CT, PET, MRI and Ultrasound

CT Scan

In many ways a CT Scan or Computed Axial Tomography is like other x-rays. Small, controlled amounts of x-ray radiation are passed through the body. Different tissues absorb radiation at different rates. With this scan, we get a very detailed, multidimensional view of the body’s interior.

PET Scan

PET is a powerful diagnostic tool that, in many cases, renders answers that other imaging tests may not provide. This non-invasive procedure helps physicians with their diagnosis and treatment of some types of cancer, heart disease, and diseases associated with the brain. Biochemical changes are detected by a PET scan after a compound that contains radioactive molecules, bound to a sugar-like substance, is injected into the body. These molecules provide the tracers that allow the measurement of metabolic activity within the body. A computer records this information, and converts it into pictures for diagnostic purposes. PET scans are effective for a wide variety of applications. But when the results of PET scans are "fused" together with CT scans, the combined image provides complete information on cancer location and metabolism. PET detects metabolic signals in the body while CT provides a detailed picture of the internal anatomy, revealing the location, size, and shape of cellular activity.

Magnetic Resonance Imaging (MRI)

MRI utilizes computers and magnetic fields, rather than radiation, to provide safe and non-invasive images of the human anatomy.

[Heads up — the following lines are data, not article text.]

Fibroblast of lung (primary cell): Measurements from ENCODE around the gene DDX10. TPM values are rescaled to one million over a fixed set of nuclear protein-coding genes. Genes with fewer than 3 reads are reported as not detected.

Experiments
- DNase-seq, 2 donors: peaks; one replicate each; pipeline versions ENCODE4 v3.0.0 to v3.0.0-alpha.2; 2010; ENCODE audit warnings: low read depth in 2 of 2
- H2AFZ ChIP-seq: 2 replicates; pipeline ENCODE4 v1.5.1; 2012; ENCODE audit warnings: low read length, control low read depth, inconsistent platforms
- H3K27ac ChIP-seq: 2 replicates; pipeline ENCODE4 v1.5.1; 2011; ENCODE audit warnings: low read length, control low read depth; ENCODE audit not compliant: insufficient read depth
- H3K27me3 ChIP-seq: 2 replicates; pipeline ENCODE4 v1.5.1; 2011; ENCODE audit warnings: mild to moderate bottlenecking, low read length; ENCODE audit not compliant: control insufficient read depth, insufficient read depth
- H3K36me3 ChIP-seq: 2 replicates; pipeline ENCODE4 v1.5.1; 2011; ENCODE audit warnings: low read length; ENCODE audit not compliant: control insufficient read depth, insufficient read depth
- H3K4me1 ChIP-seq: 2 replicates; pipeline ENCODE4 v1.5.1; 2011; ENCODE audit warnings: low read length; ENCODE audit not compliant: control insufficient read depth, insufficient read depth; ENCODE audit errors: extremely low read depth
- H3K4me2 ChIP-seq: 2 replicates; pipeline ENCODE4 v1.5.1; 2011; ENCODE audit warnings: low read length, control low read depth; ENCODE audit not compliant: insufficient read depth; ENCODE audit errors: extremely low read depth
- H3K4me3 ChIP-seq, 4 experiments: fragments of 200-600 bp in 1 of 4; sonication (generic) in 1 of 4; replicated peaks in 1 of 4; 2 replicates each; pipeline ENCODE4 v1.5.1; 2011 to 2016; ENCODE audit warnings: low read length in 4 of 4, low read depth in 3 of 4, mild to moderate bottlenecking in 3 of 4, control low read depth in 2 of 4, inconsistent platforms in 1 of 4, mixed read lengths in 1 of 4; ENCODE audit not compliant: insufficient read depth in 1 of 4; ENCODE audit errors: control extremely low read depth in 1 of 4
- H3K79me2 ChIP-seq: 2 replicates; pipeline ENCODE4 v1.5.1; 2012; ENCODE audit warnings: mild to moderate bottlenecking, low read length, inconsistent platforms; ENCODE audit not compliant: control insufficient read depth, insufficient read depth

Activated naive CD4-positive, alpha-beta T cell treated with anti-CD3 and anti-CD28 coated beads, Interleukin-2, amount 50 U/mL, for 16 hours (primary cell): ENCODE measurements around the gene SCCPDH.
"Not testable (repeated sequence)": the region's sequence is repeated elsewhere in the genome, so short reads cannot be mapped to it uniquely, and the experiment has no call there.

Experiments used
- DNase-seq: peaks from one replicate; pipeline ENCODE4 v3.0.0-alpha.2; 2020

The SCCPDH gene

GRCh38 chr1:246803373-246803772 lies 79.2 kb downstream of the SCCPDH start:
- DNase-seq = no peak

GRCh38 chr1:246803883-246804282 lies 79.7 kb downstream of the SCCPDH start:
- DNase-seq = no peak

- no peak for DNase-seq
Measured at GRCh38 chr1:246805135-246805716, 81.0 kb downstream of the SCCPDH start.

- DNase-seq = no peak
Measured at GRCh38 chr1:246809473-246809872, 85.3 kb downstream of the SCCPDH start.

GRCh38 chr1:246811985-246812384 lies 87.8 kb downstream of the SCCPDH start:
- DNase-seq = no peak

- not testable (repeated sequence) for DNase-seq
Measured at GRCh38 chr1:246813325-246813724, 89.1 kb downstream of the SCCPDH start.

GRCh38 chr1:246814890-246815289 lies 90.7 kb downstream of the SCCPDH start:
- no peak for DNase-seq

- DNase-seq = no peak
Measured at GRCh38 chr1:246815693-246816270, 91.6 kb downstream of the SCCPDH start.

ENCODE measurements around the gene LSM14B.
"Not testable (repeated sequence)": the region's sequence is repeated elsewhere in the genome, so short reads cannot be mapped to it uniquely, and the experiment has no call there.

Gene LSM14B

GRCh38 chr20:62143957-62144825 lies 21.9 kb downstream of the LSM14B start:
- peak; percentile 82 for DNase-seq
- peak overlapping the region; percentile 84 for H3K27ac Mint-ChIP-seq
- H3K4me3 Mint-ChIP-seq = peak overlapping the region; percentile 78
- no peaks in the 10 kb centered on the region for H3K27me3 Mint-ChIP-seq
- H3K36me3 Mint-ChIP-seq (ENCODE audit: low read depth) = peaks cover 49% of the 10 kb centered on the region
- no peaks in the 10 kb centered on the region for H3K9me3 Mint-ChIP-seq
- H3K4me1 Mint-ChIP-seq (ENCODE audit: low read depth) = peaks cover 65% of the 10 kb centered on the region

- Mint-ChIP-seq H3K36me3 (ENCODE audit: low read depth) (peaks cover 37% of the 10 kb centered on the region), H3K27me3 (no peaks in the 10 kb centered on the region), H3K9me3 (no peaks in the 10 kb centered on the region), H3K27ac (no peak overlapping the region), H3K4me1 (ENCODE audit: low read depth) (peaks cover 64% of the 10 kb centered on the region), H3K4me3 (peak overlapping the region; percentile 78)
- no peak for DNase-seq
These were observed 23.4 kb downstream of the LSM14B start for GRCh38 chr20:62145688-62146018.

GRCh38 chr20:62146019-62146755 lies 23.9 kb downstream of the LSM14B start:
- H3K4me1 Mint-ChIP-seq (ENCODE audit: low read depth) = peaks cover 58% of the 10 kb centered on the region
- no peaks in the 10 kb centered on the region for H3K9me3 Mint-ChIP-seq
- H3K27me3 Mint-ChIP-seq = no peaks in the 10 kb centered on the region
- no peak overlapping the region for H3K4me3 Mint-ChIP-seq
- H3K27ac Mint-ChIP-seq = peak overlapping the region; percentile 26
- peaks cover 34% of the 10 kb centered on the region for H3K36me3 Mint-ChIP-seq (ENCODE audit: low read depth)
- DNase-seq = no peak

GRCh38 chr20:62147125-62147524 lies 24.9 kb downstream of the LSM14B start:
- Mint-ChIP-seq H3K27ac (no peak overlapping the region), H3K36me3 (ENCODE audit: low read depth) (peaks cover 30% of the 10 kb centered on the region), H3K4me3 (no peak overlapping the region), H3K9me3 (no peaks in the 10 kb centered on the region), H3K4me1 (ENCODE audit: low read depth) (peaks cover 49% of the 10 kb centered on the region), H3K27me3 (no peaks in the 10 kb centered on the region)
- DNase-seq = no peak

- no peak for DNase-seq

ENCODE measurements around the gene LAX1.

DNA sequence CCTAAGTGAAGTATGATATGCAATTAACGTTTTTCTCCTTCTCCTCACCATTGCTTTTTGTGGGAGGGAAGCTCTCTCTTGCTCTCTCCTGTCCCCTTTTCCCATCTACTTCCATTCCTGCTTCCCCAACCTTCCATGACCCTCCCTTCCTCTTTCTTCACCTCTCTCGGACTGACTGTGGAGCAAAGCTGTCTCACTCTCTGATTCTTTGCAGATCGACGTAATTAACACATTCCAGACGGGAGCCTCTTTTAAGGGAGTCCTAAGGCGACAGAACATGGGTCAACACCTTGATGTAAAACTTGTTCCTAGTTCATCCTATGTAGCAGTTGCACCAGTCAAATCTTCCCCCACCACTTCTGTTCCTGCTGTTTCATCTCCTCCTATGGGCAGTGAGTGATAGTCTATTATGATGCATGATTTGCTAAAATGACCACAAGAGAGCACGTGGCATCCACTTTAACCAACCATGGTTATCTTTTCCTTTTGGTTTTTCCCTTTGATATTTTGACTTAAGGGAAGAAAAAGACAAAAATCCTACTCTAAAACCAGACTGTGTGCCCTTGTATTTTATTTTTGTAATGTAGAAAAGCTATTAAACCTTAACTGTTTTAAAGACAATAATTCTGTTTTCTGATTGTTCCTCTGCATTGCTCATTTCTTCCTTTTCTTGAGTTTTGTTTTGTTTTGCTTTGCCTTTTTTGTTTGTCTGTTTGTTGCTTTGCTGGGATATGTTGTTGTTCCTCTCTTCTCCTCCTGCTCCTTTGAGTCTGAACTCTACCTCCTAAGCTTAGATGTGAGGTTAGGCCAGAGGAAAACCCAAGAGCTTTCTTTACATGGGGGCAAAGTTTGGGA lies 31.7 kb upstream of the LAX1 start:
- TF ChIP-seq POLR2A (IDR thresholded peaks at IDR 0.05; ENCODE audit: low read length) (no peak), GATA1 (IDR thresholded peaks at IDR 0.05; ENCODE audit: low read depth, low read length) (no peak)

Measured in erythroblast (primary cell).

Our ultrasound system’s powerful imaging capabilities support a variety of common exams, including vascular, abdominal, gynaecological and pelvic. It also provides advanced diagnostic imaging capabilities, including the popular 4D "baby face" ultrasound. A flat panel wall-mounted monitor will allow patients to see their ultrasound exam in real-time. This new 4-D imaging technology allows patients to view the unborn child in 3-dimensional, clear, life-like images of the baby. The video image of the baby appears in real-time (the fourth dimension), showing a true image of the baby as it moves and develops in the womb. For obstetrics patients to experience the excitement of the 4D "baby face", a complete diagnostic ultrasound exam is required. The "baby face" image is best when viewed between 26 and 30 weeks. PMC will provide a CD containing the ultrasound pictures, which the patient can then take home to view and print or take to any store with photo printing capabilities.